June Stratton, April 2016
April 1 5-8pm
What I like about this new collection of paintings is that I'm able to integrate many subjects I have a fondness for painting and have been drawn to throughout my career. Landscapes, flora and fauna have long been favorite subjects since I was a small child. I am using a bit of surrealism to incorporate the natural world that surrounds....
“Interplay: Beauty Observed” will open at Robert Lange Studios on Friday, April 1 and exhibit through the end of April. It is an honor for the gallery to present this unique body of work. Exhibited is a carefully edited body of over 20 works in oil and silver leaf on both linen and paper from a 20-year career artist.
Born in 1959 in Honolulu, June Stratton grew up in and around the Bay Area in Northern California, attending the College of Fine Arts and Crafts in Oakland until 1979. Not satisfied with the painting skills she had been taught, Stratton worked on developing her own technique for the next several years. It was not until she moved to Seattle that she started her professional career in 1989. During this period June primarily worked on western landscapes and was encouraged and influenced by counsel from gallery owners she showed with, notably Kent Lovelace at Stone Press Editions in Seattle and John Pence at the John Pence Gallery in San Francisco. During this period her work was acquired by many major collections including Bank of America, US Department of State, The Mayo Clinic and Texaco Incorporated.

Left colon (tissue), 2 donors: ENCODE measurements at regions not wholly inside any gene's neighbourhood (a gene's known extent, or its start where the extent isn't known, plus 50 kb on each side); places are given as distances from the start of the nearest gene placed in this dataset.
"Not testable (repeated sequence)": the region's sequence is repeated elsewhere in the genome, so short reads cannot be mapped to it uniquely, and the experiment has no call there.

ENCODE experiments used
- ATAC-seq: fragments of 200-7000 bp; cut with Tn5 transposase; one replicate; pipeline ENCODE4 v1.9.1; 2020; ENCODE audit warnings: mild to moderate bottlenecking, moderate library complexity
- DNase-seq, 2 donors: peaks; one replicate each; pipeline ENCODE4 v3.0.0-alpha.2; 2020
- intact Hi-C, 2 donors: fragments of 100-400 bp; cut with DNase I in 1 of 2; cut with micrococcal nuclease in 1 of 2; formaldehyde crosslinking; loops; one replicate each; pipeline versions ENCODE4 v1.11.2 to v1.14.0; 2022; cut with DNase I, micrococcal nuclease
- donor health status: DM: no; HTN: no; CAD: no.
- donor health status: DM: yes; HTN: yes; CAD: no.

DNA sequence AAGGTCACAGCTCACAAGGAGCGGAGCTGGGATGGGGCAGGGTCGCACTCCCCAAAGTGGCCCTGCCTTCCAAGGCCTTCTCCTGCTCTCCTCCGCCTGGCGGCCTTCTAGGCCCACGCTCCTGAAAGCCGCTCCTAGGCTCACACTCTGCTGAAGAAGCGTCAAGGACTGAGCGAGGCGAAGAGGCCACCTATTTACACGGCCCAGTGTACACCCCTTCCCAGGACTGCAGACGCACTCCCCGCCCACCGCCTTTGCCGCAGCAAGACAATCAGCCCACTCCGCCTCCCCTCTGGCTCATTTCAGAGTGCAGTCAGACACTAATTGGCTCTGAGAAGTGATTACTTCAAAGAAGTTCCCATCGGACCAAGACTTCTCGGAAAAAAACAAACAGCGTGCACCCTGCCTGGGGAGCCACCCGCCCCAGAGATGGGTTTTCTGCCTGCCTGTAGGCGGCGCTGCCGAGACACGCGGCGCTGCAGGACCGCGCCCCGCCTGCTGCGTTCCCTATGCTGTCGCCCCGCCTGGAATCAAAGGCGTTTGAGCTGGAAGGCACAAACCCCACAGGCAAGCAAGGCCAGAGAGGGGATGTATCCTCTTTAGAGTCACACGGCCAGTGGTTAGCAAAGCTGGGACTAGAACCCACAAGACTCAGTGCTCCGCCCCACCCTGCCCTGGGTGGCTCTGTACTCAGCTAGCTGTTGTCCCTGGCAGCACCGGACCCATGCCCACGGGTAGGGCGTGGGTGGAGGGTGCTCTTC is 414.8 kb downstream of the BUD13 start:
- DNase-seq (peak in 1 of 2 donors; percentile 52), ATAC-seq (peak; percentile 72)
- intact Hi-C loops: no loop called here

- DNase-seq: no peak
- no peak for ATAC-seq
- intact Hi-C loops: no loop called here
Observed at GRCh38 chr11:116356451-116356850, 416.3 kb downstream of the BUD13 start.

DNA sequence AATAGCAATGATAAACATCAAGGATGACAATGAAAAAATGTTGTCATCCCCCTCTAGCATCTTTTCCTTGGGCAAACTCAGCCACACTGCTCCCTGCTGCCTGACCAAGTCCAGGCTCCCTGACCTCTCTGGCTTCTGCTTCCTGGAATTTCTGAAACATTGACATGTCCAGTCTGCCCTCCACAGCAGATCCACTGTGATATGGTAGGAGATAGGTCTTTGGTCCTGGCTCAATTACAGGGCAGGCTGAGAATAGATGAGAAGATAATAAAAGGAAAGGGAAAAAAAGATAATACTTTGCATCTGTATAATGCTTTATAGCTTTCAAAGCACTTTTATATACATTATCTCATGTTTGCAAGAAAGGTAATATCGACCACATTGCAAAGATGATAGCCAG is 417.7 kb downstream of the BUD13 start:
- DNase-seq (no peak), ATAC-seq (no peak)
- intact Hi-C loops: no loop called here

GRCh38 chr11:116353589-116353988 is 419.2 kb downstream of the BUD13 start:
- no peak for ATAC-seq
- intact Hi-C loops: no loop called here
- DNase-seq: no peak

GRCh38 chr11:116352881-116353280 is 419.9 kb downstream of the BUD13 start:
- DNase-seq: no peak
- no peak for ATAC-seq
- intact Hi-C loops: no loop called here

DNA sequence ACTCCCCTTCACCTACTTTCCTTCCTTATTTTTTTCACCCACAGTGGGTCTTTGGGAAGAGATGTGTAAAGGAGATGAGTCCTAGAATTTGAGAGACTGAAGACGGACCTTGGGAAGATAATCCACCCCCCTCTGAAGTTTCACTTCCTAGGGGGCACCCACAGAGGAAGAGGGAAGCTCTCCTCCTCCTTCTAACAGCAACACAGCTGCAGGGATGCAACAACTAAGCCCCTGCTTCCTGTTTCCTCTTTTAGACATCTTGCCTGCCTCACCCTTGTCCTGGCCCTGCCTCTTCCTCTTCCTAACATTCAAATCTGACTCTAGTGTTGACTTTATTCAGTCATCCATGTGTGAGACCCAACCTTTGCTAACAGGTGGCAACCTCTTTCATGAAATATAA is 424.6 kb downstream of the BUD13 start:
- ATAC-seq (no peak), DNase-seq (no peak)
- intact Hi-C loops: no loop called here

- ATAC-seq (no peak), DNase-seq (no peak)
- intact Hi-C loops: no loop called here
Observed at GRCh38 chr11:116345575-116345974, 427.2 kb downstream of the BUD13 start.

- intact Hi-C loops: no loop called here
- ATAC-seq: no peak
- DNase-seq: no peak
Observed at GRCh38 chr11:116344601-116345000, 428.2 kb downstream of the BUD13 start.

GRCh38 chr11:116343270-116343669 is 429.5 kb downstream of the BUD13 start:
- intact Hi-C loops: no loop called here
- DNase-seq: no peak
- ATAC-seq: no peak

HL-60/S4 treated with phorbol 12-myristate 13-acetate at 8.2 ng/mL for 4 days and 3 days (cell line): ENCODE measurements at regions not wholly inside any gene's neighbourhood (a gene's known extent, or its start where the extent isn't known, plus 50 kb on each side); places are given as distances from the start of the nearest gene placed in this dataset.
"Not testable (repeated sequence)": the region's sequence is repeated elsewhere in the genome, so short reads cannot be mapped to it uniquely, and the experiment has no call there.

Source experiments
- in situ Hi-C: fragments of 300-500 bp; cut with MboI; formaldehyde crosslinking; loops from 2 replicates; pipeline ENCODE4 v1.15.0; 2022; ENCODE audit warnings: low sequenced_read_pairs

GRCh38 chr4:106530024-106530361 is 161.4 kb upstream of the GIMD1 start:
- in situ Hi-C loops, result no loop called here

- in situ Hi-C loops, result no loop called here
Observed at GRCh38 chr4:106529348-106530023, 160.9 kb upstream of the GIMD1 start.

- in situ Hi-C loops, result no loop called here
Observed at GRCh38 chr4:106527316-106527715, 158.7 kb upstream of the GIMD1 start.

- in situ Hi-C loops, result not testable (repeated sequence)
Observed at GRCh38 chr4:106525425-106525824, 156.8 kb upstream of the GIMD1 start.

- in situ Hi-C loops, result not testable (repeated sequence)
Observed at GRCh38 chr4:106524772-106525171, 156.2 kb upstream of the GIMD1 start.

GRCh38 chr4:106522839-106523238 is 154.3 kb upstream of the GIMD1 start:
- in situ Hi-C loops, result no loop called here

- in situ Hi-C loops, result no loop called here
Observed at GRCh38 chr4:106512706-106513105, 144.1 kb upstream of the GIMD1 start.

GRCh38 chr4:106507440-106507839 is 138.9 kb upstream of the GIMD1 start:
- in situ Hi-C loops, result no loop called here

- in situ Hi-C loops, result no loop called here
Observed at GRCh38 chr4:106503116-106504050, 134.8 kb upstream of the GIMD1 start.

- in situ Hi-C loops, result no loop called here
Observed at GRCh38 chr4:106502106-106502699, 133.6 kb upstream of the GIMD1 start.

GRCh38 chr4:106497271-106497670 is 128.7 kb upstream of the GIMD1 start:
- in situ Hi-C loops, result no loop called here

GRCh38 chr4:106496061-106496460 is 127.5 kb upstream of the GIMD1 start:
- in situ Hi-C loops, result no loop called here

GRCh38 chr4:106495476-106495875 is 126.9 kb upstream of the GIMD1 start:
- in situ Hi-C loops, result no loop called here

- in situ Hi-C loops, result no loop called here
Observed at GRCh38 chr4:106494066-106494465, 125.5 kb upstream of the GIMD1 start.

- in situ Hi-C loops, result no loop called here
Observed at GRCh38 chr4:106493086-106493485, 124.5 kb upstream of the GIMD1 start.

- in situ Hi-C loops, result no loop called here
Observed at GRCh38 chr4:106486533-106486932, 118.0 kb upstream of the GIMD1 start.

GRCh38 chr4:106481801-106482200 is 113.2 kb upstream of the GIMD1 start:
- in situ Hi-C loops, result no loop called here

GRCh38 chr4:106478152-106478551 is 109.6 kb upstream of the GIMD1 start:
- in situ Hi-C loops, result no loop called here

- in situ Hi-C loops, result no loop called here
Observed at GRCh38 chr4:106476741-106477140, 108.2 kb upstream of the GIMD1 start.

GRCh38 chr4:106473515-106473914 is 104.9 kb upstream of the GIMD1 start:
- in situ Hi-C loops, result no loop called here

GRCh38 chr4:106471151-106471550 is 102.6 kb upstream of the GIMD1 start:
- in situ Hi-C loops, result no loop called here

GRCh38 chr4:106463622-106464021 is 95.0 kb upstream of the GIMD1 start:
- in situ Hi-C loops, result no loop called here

June says of this new body of work, “What I like about this new collection of paintings is that I'm able to integrate many subjects I have a fondness for painting and have been drawn to throughout my career. Landscapes, flora and fauna have long been favorite subjects since I was a small child. I am using a bit of surrealism to incorporate the natural world that surrounds me with the figurative work I've been painting for many years.”
Stratton’s paintings are descried as multilayered compositions in oil and silver leaf. “There is a romantic, almost cinematic quality to June’s work. She has a way of easily orchestrating a complex painting,” said Robert Lange. “Even though many of the works are figurative, each painting has a unique narrative seamlessly interwoven into the composition.”
“This body of work is intentionally dreamy, idealistic and lush. I'm painting figurative beauty and veiling it with visions of nature. I then weave these painted tapestries with silver leaf. When the paintings are observed as the surrounding light changes, the silver leaf allows the negative spaces in the compositions to literally transform. What I hope to portray is a little mystery, reflection and reverence for my natural and figurative muses by poetically superimposing these painted layers,” said June.
Robert Lange recalls being introduced to Stratton in Savannah over ten years ago: “We were very young gallery owners and I remember meeting June in her gallery and thinking how amazing it would be if someday she showed in our gallery.”